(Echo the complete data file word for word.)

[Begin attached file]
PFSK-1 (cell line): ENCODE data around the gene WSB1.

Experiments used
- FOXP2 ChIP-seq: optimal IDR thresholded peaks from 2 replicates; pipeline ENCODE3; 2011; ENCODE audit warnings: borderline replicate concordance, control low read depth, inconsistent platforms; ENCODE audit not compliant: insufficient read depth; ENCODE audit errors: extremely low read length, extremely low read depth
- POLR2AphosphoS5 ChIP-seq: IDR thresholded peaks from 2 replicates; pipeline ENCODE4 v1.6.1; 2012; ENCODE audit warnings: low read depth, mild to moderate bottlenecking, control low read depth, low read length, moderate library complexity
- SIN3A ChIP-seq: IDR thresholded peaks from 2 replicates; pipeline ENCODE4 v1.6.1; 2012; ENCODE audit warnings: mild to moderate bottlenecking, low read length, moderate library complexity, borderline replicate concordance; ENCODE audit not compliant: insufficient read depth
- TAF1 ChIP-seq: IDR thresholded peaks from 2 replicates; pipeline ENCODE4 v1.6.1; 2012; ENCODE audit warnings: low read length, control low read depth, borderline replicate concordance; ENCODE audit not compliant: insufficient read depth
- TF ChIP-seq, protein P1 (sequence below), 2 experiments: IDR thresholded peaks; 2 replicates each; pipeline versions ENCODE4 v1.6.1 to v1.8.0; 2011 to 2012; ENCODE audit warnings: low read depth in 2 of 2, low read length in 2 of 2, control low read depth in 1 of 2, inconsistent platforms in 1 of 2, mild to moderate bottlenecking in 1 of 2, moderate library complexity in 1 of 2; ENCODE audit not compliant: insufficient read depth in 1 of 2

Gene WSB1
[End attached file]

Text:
PFSK-1 (cell line): ENCODE data around the gene WSB1.

Experiments used
- FOXP2 ChIP-seq: optimal IDR thresholded peaks from 2 replicates; pipeline ENCODE3; 2011; ENCODE audit warnings: borderline replicate concordance, control low read depth, inconsistent platforms; ENCODE audit not compliant: insufficient read depth; ENCODE audit errors: extremely low read length, extremely low read depth
- POLR2AphosphoS5 ChIP-seq: IDR thresholded peaks from 2 replicates; pipeline ENCODE4 v1.6.1; 2012; ENCODE audit warnings: low read depth, mild to moderate bottlenecking, control low read depth, low read length, moderate library complexity
- SIN3A ChIP-seq: IDR thresholded peaks from 2 replicates; pipeline ENCODE4 v1.6.1; 2012; ENCODE audit warnings: mild to moderate bottlenecking, low read length, moderate library complexity, borderline replicate concordance; ENCODE audit not compliant: insufficient read depth
- TAF1 ChIP-seq: IDR thresholded peaks from 2 replicates; pipeline ENCODE4 v1.6.1; 2012; ENCODE audit warnings: low read length, control low read depth, borderline replicate concordance; ENCODE audit not compliant: insufficient read depth
- TF ChIP-seq, protein P1 (sequence below), 2 experiments: IDR thresholded peaks; 2 replicates each; pipeline versions ENCODE4 v1.6.1 to v1.8.0; 2011 to 2012; ENCODE audit warnings: low read depth in 2 of 2, low read length in 2 of 2, control low read depth in 1 of 2, inconsistent platforms in 1 of 2, mild to moderate bottlenecking in 1 of 2, moderate library complexity in 1 of 2; ENCODE audit not compliant: insufficient read depth in 1 of 2

Gene WSB1